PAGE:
Geneva, Switzerland, Feb 9 (EFE).- The United Nations Human Rights Office on Friday expressed concerns over a draft law in Iraq that suggests imposing the death penalty and life imprisonment for individuals engaging in same-sex relations in the country.
“We are troubled by proposed amendments to legislation in Iraq which, if approved, would impose the death penalty or life imprisonment for engaging in consensual same-sex relations, as well as for certain forms of adultery,” UN Human Rights Office spokesperson Marta Hurtado said in a statement.
“We call on the members of Parliament to ensure that any legislation is fully in line with Iraq’s human rights obligations,” she added.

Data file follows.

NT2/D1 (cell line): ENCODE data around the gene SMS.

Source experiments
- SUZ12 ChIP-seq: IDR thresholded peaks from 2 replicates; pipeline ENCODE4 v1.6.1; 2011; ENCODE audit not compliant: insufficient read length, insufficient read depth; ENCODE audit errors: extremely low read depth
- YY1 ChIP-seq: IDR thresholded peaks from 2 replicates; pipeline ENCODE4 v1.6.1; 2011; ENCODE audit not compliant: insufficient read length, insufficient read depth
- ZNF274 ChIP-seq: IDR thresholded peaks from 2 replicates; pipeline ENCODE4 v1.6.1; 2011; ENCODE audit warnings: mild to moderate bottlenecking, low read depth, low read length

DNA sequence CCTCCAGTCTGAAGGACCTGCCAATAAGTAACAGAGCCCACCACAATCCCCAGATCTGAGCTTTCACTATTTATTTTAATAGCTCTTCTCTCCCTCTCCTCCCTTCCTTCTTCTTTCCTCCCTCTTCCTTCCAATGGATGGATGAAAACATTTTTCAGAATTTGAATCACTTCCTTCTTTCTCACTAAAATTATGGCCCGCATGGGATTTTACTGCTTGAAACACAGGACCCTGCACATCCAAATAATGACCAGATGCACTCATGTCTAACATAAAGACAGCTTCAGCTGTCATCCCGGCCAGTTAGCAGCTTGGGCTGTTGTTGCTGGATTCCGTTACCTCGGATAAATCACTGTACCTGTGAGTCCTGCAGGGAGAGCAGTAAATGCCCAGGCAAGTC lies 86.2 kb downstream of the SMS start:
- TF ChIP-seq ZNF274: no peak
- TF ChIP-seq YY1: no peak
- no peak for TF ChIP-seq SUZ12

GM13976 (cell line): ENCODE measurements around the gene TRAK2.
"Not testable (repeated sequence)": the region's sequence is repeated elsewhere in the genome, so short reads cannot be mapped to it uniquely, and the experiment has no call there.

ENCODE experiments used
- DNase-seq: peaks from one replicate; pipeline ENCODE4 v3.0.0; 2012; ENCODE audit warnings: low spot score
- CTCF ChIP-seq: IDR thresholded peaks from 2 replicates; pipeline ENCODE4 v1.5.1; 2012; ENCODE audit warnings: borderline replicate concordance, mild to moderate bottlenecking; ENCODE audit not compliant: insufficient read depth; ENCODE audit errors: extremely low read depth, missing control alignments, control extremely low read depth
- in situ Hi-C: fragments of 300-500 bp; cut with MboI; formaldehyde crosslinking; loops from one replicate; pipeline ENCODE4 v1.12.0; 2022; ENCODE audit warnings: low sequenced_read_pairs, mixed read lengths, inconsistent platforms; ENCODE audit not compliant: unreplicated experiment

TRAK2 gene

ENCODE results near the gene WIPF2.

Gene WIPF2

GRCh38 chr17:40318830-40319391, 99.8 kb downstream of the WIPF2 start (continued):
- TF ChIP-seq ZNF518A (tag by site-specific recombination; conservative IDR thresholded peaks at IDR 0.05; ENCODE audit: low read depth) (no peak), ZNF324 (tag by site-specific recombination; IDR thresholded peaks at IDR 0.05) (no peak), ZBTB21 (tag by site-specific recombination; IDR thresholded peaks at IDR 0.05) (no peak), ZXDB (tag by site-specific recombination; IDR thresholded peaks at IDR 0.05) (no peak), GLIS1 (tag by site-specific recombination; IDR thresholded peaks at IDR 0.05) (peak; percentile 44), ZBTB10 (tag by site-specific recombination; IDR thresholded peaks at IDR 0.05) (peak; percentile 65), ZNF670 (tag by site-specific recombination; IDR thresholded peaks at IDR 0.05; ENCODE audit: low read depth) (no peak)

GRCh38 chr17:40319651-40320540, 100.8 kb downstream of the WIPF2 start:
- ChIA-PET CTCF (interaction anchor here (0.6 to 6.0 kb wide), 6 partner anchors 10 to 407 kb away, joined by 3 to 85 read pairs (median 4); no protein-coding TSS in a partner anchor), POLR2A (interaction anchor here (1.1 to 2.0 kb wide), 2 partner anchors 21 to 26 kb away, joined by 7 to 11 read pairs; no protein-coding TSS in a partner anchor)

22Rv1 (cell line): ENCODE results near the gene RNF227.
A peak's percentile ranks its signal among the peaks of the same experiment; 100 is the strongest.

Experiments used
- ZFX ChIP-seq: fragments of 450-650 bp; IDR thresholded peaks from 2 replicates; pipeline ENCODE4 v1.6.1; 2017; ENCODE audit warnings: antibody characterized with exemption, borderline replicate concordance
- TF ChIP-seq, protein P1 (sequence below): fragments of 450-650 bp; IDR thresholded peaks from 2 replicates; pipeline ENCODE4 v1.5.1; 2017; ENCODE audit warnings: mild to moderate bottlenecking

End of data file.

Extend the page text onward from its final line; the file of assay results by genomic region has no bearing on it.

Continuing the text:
The spokesperson expressed concerns that the proposed amendments are “even more alarming” given the “widening use” of the death penalty by the Iraqi government in recent months.
According to Hurtado, Iraq executed “more than a dozen” convicted people by the end of 2023 and has reportedly “authorized” the execution of “hundreds” of other prisoners.
“We call on the government to halt all planned executions and establish a moratorium on any imposition of capital punishment, with a view to its abolition,” Hurtado stressed.
For countries that have not abolished capital punishment, Hurtado noted that the International Covenant on Civil and Political Rights, ratified by Iraq in 1971, strictly “limits” the death penalty to “the most serious crimes,” such as intentional killing.
“This was among the issues raised, with deep concern, by UN High Commissioner for Human Rights Volker Türk with Iraqi authorities during his mission to Iraq in August last year,” she added. EFE